Virginia Bluebell (Mertensia virginica) is an herbaceous perennial that forms stalks of blue flowers from March to April. It grows in moderate moisture and shade, and grows well in woodland gardens.
Facts about Virginia Bluebell:
|Scientific Name :
|Variety, cultivar, or trademark name
|| Virginia Bluebells
|Bloom time? Color?
|| blue flowers, March to April
|Type or Average Life Span:
|| herbaceous perennial
|| 1 to 1.5 feet
Good things to know about Virginia Bluebell :
Virginia Bluebells are native to North America, growing in U.S. Zones 3 to 8. It prefers moist woodlands, forming a clump growing 1 to 2 feet tall, with stalks of blue, trumpet-shaped flowers with foliage dying back to the ground by mid-summer.
You know it’s spring when the oval leaves of Virginia Bluebells begin to emerge (March to April, depending on the year). Shortly after, baby-pink flower buds appear then open into nodding, trumpet-shaped flowers of medium blue or lavender-blue.
Native to most of the eastern U.S., Mertensia grows to 18” tall, prefers rich, moist soil in partial shade, and is reliably perennial. If seeds are allowed to fall, the plant spreads into sizable clumps that offer a colorful sight after the dreary winter months. Mertensia is very easy to grow, has no serious insect or disease problems; it resists deer and rabbits, and it tolerates black walnut. Hardy in zones 3-8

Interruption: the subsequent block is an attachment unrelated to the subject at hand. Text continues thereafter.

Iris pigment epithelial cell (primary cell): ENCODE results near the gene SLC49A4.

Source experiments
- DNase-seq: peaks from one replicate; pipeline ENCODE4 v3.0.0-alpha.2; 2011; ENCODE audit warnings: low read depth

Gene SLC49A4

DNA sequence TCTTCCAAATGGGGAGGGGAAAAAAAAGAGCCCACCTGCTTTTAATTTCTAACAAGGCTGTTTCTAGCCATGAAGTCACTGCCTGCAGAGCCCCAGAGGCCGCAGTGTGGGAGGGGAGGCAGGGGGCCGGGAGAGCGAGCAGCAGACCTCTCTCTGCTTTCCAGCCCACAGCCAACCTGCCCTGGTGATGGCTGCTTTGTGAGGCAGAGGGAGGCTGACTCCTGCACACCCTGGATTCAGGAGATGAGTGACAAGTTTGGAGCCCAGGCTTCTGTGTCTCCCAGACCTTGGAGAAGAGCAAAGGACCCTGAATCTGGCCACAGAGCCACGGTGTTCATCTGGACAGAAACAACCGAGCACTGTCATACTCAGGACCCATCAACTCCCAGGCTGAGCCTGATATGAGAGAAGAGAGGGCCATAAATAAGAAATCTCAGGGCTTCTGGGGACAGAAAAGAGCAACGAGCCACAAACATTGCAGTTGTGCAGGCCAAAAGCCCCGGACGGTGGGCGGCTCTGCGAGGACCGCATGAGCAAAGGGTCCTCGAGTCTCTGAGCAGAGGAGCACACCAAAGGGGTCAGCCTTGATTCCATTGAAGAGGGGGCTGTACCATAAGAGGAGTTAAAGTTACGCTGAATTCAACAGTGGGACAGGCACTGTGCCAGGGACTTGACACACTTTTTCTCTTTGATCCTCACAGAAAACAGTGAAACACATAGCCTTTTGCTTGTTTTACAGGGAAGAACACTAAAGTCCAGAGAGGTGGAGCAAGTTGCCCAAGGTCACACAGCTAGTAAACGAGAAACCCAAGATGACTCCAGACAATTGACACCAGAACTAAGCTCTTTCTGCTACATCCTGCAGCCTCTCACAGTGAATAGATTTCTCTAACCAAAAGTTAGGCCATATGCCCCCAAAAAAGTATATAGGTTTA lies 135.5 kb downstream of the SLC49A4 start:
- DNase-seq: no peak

Since the plant goes dormant around midsummer and leaves begin to die back, Virginia Bluebells will need to be intermixed with ferns, hostas, or other plants that prefer similar conditions.
If you’re a fan of native plants, love pink and blue, and have a semi-shaded, moist area, Virginia Bluebells should be on your list. When winter snows are gone, delicately swaying Virginia Bluebells are a charming addition to the springtime garden. They thrive in the moist partial shade of a woodland garden, and are hardy during cool spring nights.